Julie O. recently proclaimed in a response to comment to one of her posts at They Get Letters, "I'm a little pagan at heart.", and in feeling that way her "instincts are finely tuned with the pulse of American thought and opinion."
Most people who celebrate the Christian passion story at Easter, also honor the "ancient" traditions of the Easter Bunny. Most people who offer heartfelt prayers to God at Thanksgiving, a few weeks earlier happily and without a tinge of incongruity were soaking up tales of ghosts, zombies and witches at Halloween. the decedance of Mardi Gras, the solemnity of Ash Wednesday and the Lepricauns of St. Patrick's Day all belong in the same part of the tapestry of the American experience. St. Valentine's Day in America does more to honor Cupid, than an obscure Catholic Saint. Whose picture appears more often in Valetine's Day decorations?
Karma is a concept of divine justice probably more widely accepted among average Americans, albeit not always by name, than "Grace through Faith" which, unlike Karama, is fundamentally counterintuitive. Noah and the Tower of Babel have entered the popular consciousness. But, outside the Jewish community, Ruth and Esther are as obscure as Persephone and Phoebe.
We are a Christian nation only in Gallup polls. Ethnographers know better. Genuinely monotheistic Christians are the exception, and not the norm, in modern America. While the American national secular mythology is not viewed as a religion in the way that Japan's national religion, Shinto, is, like the Japanese, Americans are polyreligious. As Wikipedia explains:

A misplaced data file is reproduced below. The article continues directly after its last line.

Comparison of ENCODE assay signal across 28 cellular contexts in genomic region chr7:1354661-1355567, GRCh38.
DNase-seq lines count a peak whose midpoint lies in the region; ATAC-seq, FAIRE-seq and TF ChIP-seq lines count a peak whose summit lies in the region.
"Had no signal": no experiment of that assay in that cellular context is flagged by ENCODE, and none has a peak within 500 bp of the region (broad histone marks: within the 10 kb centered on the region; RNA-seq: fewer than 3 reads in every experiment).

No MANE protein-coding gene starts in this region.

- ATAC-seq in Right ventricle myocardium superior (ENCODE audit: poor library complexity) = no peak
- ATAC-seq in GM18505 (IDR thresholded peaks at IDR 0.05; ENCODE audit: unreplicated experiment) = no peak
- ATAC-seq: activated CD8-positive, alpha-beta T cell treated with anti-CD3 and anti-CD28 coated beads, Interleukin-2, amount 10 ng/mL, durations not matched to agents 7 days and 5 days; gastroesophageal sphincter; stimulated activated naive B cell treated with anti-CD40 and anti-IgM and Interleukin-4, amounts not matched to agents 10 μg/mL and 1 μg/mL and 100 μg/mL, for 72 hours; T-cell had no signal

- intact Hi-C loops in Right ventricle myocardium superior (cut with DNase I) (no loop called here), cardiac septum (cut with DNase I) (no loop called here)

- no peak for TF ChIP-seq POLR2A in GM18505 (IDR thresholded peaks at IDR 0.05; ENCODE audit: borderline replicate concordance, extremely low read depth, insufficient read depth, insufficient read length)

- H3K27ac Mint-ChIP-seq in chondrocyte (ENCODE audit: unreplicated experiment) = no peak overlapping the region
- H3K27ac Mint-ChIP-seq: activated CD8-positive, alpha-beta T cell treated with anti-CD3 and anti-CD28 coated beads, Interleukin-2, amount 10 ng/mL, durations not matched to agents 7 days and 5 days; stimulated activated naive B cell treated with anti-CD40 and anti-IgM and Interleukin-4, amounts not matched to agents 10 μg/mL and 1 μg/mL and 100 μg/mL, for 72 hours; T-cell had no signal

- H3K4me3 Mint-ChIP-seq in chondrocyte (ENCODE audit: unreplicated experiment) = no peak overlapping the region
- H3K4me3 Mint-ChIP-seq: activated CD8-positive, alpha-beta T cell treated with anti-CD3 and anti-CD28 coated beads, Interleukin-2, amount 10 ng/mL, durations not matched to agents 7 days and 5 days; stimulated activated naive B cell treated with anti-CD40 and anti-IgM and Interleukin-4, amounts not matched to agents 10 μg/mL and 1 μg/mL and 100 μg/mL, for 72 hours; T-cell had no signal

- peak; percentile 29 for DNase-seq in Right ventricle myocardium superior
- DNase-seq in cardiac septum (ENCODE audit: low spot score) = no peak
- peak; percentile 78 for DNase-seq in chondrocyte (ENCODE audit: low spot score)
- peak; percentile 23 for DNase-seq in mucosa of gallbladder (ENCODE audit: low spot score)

Most Japanese people do not believe in any one particular religion. Instead they incorporate the features of many religions in their daily lives. Many people, especially those in younger generations, claim to feel that the religions in Japan are part of the traditional culture. Shinto and Buddhist teachings are deeply entangled in Japanese everyday life, though the Japanese people themselves may not be aware of it. Generally speaking, it can be difficult for westerners to disentangle "real" Japanese religion from everyday superstition and rituals; most Japanese people do not often give the distinction much thought.
One of the main characteristics of Japanese religiosity is its tendency towards syncretism. The same person may have a wedding at a Christian church and go to a funeral at a Buddhist temple. A Japanese schoolboy might well pray at a Shinto shrine to receive a chocolate for St. Valentine's Day, a Christian holiday. Japanese streets are decorated on Tanabata, Obon, Halloween and Christmas.
Most Americans aren't really very different, even though we aren't as trained to recognize it as such. Many Japanese parents teach their children Confucian proverbs. Americans are as likely to offer their children moral guidance form Aesop and the Brothers Grimm and Winnie the Pooh, as they are from the Proverbs or the Book of Job.
This is why there will never be a full fledged theocracy in the United States. While Christianity has made some narrow inroads into the American mythology, for example in the Pledge of Allegiance and the "In God We Trust" motto, which were themselves bad decisions, the Christian majority is illusory. Many nominal Christans in America don't believe in Noah much more than they do in Batman, and many people who give doctrinaire answers on the phone to pollsters asking about the miracles of Christianity and the Creation story, are about as sincere as a parent asked by a child about Santa Claus. Decorum and good breeding dictate a certain answer, but that answer isn't always sincere when the truth really counts.